PageRank, the algorithm used by Google to measure the relative importance of websites on the Internet, could be used to shed light on the organizational principals of other complex network systems, such as the human body, say Northeastern University researchers.
World-renowned network scientist Albert-László Barabási, and Gourab Ghoshal, a postdoctoral research associate in Barabási’s lab at Northeastern, recently analyzed the revolutionary link analysis algorithm used by the popular search engine.
The findings were published in the July 19 issue of the journal Nature Communications.
PageRank, researchers found, can be far more than the back-end tool used by Google to help web geeks find the latest Internet meme in record time. In cellular networks, PageRank could help scientists identify proteins that play important roles in cancer.
As Ghoshal put it, “You can examine how proteins interact with each other and then identify genes based on their PageRank value that are important in determining cancer.”
The effectiveness of the PageRank algorithm depends on the stability of the structure within which data are ranked.
“Had the World Wide Web not followed the structure that it does, then PageRank would have been much less effective in providing us with the most pertinent web pages,” said Barabási, a Distinguished Professor of Physics with joint appointments in biology and the College of Computer and Information Science, and the founding director of Northeastern’s Center for Complex Network Research.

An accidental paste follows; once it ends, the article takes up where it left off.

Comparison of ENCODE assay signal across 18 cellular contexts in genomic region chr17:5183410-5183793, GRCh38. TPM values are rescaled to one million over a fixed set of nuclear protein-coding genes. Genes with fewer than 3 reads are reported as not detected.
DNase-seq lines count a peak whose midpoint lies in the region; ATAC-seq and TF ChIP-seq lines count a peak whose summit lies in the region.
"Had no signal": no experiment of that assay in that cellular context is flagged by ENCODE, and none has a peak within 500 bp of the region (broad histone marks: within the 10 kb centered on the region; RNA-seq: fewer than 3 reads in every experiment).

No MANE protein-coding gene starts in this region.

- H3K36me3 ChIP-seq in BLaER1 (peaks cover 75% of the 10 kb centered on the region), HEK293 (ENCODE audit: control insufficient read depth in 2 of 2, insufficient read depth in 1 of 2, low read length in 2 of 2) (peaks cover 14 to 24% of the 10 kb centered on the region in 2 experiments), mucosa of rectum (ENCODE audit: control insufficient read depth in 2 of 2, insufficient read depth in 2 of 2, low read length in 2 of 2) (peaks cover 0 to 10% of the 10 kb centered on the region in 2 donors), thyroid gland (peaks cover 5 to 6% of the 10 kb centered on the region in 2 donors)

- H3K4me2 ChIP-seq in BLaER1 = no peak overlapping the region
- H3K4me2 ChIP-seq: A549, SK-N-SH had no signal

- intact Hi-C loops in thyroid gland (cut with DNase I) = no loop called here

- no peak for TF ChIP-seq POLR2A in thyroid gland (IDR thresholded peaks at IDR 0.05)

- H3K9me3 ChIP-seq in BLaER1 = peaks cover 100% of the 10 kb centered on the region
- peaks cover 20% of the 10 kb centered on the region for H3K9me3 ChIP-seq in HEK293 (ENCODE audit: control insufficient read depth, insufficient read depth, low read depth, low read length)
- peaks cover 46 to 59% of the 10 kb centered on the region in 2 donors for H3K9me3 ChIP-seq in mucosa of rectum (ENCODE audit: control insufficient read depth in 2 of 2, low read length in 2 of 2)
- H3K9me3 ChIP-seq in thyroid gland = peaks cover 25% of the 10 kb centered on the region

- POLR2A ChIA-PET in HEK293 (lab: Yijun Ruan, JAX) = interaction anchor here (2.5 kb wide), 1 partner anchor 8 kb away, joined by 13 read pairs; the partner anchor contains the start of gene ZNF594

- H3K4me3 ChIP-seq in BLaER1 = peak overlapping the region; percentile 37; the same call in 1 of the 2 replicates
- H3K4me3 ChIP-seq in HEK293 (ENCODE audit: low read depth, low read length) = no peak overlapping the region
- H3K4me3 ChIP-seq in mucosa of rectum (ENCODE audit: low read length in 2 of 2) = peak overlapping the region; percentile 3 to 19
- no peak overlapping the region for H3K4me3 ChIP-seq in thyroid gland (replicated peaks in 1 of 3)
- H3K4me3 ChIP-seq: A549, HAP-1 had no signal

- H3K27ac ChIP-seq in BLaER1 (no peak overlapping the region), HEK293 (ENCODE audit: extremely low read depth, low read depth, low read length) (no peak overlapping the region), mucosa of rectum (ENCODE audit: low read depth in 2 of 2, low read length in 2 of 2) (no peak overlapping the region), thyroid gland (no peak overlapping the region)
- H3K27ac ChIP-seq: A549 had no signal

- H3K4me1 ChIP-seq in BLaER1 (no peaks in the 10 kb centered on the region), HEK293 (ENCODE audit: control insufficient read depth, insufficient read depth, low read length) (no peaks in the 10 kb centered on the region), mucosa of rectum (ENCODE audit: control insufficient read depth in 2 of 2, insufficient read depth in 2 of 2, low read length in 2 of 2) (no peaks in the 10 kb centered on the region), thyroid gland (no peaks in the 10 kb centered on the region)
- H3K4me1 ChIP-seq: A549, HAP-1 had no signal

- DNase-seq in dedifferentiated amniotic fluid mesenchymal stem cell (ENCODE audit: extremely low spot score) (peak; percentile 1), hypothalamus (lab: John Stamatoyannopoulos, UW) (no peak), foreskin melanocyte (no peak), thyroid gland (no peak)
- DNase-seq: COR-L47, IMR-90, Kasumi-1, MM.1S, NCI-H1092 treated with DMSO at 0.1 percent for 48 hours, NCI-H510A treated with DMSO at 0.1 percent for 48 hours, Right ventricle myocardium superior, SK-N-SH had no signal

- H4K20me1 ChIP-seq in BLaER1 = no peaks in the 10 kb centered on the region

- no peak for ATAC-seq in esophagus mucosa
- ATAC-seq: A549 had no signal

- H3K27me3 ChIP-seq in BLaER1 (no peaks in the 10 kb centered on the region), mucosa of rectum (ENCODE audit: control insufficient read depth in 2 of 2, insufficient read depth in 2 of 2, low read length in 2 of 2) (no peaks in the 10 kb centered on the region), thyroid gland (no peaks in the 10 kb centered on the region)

The latest paper builds upon earlier research featured in the May 12 issue of Nature, in which Barabási and his postdoctoral research associate, Yang-Yu Liu, examined the ways in which greater control of complex systems such as cellular networks or social media, can be achieved by merging the tools of network science and control theory.
In June, Barabási was honored with the Institute for Scientific Interchange Foundation’s 2011 Lagrange-CRT Foundation Prize for his body of research on complex networks in natural, technological and social systems.